"What is the stillness of the desert compared with this place? What the uncommtmicating muteness of fishes? Here the goddess Silence reigns and revels. — 'Boreas and Cesias and Argestes loud,' do not with their interconfounding uproars more augment the brawl — nor the waves of the blown Baltic with their clubbed sounds — than their opposite, Silence her sacred self — is multiplied and rendered more intense by numbers and sympathy. She too hath her deeps, that call unto deeps. Negation itself hath a positive, more and less; and closed eyes would seem to obscure the great obscurity of midnight. There are wounds which an imperfect solitude cannot heal. By imperfect I mean, that which a man enjoyeth by himself. The perfect is that which he can sometimes attain in crowds, but no where so absolutely as in a Quaker's meeting. — Those first hermits did certainly understand this principle, when they retired into Egyptian solitudes, not singly, but in shoals, to enjoy one another's want of conversation. The Carthusian is bound to his brethren by this agreeing spirit of incommunicativeness. In secular occasions, what so pleasant as to be reading a book through a long winter evening, with a friend sitting by — say a wife — he, or she too (if that be probable) reading another, without interruption or oral communication? can there be no sympathy without the gabble of words? Give me a sympathetic solitude.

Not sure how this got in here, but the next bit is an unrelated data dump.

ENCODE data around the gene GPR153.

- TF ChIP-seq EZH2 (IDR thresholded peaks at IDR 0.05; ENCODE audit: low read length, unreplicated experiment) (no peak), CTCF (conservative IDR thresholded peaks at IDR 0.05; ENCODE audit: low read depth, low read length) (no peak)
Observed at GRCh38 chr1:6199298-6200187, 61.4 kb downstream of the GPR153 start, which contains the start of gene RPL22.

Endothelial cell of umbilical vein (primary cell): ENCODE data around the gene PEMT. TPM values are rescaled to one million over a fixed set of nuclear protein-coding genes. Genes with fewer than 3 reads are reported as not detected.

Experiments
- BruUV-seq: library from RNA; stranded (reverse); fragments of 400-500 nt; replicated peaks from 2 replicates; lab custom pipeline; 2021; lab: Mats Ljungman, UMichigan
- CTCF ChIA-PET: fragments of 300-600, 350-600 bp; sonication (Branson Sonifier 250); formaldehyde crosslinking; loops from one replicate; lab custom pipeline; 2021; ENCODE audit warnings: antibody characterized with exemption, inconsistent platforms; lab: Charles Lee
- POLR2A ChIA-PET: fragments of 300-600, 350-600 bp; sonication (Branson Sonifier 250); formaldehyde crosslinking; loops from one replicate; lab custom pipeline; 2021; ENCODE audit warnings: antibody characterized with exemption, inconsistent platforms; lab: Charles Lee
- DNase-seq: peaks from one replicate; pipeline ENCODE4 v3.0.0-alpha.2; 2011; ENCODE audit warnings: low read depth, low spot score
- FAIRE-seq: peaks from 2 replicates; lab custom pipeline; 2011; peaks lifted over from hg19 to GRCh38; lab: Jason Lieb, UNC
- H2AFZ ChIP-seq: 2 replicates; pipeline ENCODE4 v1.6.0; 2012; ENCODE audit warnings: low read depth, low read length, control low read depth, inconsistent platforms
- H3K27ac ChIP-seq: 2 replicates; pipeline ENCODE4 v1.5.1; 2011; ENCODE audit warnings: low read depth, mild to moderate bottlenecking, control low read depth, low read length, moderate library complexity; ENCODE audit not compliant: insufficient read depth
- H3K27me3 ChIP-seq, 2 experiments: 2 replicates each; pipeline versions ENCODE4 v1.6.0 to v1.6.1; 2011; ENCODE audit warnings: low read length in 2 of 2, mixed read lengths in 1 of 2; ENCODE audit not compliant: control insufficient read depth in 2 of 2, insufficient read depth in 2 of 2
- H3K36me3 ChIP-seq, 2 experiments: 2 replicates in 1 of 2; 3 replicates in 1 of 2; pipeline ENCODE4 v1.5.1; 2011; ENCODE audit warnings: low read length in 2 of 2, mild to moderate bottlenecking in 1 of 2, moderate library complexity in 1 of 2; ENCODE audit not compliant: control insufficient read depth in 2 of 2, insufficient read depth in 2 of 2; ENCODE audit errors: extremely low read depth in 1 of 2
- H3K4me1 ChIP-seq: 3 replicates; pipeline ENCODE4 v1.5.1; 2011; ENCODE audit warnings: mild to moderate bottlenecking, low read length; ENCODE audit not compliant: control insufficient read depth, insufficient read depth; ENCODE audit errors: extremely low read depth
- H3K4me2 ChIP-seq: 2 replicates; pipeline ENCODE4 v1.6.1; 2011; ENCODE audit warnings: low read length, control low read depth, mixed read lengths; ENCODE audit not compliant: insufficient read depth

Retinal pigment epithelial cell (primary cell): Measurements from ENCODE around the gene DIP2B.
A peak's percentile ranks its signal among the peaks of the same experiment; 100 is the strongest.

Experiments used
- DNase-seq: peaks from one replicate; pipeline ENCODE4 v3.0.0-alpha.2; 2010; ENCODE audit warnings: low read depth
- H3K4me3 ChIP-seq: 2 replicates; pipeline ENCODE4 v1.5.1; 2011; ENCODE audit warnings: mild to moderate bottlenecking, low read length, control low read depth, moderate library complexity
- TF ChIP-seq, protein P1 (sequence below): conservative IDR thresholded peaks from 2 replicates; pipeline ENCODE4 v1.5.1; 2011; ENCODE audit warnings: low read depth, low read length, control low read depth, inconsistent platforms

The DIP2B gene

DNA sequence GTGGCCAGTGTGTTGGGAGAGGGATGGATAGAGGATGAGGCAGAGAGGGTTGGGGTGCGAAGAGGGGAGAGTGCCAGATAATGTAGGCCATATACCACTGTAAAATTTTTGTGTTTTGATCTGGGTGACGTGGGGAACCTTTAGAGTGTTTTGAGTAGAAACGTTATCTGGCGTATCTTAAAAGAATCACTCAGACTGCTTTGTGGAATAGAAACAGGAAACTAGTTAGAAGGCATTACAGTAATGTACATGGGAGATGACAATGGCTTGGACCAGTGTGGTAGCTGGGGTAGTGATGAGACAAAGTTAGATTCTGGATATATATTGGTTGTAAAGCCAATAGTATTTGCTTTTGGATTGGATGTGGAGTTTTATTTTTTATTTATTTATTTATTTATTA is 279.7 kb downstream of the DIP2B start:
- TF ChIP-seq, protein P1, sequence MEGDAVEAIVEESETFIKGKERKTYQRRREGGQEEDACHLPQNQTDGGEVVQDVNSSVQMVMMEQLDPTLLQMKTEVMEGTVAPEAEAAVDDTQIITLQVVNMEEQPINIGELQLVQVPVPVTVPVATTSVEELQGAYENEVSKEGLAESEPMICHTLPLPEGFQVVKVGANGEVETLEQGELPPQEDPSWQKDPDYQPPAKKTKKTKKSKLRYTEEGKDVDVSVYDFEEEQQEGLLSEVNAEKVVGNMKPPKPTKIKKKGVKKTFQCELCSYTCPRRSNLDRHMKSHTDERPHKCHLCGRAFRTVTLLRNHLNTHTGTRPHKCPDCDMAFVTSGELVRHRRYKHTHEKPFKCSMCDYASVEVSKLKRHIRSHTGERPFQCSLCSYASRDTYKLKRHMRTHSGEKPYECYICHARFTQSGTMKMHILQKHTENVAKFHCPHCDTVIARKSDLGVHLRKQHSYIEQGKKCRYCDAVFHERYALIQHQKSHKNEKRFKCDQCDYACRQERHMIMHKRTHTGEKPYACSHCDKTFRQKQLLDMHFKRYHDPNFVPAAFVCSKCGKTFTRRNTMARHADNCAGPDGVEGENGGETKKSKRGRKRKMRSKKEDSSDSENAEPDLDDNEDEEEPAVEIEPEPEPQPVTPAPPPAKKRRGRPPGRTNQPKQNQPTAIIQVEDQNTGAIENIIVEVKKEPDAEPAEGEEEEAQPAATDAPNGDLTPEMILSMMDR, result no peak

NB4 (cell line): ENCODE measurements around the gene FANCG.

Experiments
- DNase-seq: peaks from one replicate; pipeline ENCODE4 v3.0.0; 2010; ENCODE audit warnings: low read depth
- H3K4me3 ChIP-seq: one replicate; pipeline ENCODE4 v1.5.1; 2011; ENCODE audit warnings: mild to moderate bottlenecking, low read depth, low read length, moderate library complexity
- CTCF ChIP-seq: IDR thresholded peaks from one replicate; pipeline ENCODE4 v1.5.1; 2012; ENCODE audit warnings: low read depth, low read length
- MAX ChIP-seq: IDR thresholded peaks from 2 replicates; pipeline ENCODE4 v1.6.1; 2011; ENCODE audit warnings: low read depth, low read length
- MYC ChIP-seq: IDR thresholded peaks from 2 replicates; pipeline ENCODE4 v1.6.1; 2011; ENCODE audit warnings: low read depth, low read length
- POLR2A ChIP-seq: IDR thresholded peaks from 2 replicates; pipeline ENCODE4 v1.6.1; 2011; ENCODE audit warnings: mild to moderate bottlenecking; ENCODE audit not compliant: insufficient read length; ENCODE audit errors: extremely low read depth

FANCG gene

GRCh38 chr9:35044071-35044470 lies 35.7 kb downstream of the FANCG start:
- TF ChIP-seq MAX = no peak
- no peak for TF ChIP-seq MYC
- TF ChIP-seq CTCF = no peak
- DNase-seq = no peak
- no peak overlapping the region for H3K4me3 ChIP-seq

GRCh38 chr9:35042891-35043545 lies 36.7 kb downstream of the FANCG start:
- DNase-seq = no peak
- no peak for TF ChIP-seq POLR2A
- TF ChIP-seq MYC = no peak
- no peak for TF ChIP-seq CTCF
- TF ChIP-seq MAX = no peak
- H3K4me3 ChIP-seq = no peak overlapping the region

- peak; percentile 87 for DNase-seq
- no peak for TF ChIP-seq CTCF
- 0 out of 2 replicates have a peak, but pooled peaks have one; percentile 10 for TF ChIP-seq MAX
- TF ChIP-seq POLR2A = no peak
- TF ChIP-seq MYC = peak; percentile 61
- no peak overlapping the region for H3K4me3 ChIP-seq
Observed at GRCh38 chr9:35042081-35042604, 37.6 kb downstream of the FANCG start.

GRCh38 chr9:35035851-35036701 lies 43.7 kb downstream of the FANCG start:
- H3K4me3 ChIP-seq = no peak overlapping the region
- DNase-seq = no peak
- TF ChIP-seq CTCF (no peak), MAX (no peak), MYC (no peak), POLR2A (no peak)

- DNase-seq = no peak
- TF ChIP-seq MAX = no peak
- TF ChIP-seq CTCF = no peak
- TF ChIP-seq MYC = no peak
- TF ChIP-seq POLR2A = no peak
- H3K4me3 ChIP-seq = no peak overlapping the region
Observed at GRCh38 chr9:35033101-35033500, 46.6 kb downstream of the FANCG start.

"To pace alone, in the cloisters or side aisles of some cathedral, time-stricken, is but a vulgar luxury compared with that which those enjoy, who come together for the purposes of more complete, abstracted solitude. The Abbey church of Westminster hath nothing so solemn, so spirit. soothing, as the naked walls and benches of a Quaker's meeting. Here are no tombs, no inscriptions; but here is something which throws antiquity herself into the fore-ground — SILENCE — eldest of things — language of Old Night — primitive discourser — to which the insolent decays of mouldering grandeur have but arrived by a violent, and, as we may say, unnatural progression.
—"If the spiritual pretensions of the Quakers have abated, at least they make few pretences. Hypocrites, they certainly are not in their preaching. It is seldom indeed that you shall see one get: up amongst them to hold forth. Only now and then a trembling female, generally ancient, voice is heard-you cannot guess from what part of the meeting it proceeds with a low, buzzing, musical sound, laying out a few words which 'she thought might suit the condition of some present,' with a quaking diffidence, which leaves no possibility of supposing that any thing of female vanity was mixed up, where the tones were so full of tenderness, and a restraining modesty. The men, for what I have observed, speak seldomer.